The House previously approved the SAFE Banking Act seven times as a stand-alone bill
Lawmakers in both chambers of Congress have reintroduced the Secure and Fair Enforcement (SAFE) Banking Act with bipartisan support. The legislation, which was introduced by Senators Steve Daines (R-MT) and Jeff Merkley (D-OR) in the upper chamber and Representatives Earl Blumenauer (D-OR) and David Joyce (R-OH) in the House, creates a safe harbor for financial institutions to provide services to licensed, state-legal cannabis businesses. The latest version of the Act also provides explicit protections for Minority Depository Institutions and Community Development Financial Institutions that want to support cannabis businesses, and makes it easier for people working in the cannabis industry to obtain mortgage loans.
Under current federal policy, financial institutions are discouraged from providing services to the regulated cannabis industry. According to data provided by the US Treasury Department last year, only about 11 percent of all US banks and about four percent of all US credit unions are “actively providing banking services to marijuana-related businesses.” Survey data compiled in February 2022 by Whitney Economics reported that over 70 percent of participating cannabis businesses say that the “lack of access to banking or investment capital” is their top challenge. Lack of access to banking services forces many businesses to operate predominantly in cash, which is increasingly making them targets for crime as well as impeding the efforts of law enforcement and regulators to effectively monitor financial transactions.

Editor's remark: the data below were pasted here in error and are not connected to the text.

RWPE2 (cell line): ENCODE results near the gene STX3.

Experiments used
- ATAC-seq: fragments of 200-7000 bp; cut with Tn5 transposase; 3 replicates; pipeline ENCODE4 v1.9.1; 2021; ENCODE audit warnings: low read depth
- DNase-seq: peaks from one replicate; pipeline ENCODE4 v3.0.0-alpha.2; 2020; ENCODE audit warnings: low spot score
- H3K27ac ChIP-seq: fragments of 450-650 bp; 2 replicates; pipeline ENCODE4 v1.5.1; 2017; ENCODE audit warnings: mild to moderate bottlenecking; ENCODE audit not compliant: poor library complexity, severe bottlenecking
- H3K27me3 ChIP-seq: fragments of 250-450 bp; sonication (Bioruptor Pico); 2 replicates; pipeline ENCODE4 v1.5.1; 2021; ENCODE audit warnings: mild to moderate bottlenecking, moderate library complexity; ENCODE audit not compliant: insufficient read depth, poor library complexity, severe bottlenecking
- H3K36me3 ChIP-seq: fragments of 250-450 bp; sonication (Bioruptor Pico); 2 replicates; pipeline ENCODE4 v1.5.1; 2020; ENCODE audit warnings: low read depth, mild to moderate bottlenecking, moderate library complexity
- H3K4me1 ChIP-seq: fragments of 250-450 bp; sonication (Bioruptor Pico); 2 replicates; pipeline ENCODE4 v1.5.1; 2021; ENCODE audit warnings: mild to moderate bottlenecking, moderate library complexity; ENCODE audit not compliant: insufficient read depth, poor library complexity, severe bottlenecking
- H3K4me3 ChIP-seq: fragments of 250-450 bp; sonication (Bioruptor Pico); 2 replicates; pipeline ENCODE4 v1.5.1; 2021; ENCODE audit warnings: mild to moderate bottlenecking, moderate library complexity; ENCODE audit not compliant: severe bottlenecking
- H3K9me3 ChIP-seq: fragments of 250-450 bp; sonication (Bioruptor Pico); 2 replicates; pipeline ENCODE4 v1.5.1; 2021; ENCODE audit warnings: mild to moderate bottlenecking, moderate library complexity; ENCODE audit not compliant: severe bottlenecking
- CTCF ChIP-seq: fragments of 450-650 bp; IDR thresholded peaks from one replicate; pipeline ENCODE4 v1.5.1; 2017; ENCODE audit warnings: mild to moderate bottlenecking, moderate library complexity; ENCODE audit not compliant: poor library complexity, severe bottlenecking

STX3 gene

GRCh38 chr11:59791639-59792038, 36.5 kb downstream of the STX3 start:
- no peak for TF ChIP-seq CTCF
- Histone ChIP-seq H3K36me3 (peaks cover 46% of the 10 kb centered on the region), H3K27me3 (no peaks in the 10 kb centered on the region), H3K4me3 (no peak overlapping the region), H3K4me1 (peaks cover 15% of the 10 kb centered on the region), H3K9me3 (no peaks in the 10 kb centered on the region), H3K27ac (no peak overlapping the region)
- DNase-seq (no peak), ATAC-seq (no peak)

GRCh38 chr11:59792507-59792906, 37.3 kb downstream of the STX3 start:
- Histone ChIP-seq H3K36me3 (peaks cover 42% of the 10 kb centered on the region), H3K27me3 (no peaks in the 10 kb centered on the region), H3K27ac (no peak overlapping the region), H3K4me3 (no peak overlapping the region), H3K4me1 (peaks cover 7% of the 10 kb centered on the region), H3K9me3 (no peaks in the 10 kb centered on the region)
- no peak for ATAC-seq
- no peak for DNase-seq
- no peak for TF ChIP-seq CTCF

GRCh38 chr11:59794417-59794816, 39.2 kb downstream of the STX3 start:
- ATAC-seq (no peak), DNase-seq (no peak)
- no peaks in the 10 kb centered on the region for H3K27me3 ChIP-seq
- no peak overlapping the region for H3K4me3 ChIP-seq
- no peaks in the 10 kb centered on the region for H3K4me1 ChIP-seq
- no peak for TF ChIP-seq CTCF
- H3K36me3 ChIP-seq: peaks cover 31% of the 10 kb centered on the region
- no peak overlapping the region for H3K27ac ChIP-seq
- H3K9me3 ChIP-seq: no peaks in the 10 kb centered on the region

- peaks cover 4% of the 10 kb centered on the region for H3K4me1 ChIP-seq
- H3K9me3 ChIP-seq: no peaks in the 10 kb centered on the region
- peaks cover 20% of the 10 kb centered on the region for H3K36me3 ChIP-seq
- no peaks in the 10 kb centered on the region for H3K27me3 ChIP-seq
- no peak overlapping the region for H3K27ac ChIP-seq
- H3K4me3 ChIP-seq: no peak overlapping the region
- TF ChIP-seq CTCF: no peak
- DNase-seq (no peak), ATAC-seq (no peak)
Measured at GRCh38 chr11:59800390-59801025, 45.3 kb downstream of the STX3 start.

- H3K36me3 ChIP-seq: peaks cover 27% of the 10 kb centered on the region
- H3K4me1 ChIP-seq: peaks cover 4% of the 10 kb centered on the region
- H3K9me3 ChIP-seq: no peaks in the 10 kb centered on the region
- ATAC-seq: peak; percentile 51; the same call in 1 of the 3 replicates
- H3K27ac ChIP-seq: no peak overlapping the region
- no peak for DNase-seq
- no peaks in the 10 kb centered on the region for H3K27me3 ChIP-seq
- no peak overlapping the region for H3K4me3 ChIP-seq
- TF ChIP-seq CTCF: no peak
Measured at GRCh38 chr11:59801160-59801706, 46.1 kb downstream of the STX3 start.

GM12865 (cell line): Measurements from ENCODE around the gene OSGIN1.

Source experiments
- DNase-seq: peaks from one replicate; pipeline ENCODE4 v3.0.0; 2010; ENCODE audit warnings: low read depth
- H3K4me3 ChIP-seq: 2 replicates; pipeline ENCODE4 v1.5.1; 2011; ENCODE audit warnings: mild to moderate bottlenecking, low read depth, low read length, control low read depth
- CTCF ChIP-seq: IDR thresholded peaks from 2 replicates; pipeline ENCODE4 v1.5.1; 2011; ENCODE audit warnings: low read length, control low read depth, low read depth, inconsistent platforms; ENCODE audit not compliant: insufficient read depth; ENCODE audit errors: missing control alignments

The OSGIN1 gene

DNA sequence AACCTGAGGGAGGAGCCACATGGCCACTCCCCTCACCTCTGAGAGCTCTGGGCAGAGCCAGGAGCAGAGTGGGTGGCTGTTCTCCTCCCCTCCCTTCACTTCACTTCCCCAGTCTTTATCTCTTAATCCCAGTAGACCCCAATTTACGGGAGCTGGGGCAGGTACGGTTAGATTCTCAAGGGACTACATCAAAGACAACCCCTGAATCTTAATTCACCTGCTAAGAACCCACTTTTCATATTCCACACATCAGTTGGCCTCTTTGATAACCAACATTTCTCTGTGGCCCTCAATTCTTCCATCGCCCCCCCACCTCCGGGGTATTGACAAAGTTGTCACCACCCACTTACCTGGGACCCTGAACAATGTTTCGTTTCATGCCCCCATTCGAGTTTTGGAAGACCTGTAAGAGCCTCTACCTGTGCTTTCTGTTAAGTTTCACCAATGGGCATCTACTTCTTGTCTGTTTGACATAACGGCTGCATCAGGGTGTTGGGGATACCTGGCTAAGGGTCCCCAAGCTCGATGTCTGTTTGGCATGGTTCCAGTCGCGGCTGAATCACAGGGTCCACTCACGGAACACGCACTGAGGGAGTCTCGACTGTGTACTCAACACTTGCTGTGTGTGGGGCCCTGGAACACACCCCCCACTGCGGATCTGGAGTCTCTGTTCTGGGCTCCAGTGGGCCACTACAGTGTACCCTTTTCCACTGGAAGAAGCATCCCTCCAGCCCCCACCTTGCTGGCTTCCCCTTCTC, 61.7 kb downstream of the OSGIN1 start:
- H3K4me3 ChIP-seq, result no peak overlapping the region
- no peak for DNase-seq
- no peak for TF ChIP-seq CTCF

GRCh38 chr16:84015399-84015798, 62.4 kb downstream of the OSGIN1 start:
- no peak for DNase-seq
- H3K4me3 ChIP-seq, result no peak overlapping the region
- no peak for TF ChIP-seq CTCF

“If cannabis businesses are to have any hope of operating safely, transparently, and in a manner that is competitive with the existing underground market, Congress must pass SAFE Banking now,” said NORML Political Director Morgan Fox. “It is irresponsible to shut this heavily regulated industry out of the US financial system. Every day that Congress fails to act further endangers small businesses and consumers, puts regulators and law enforcement at a disadvantage, and facilitates the activities of unlicensed operators and criminal organizations.”
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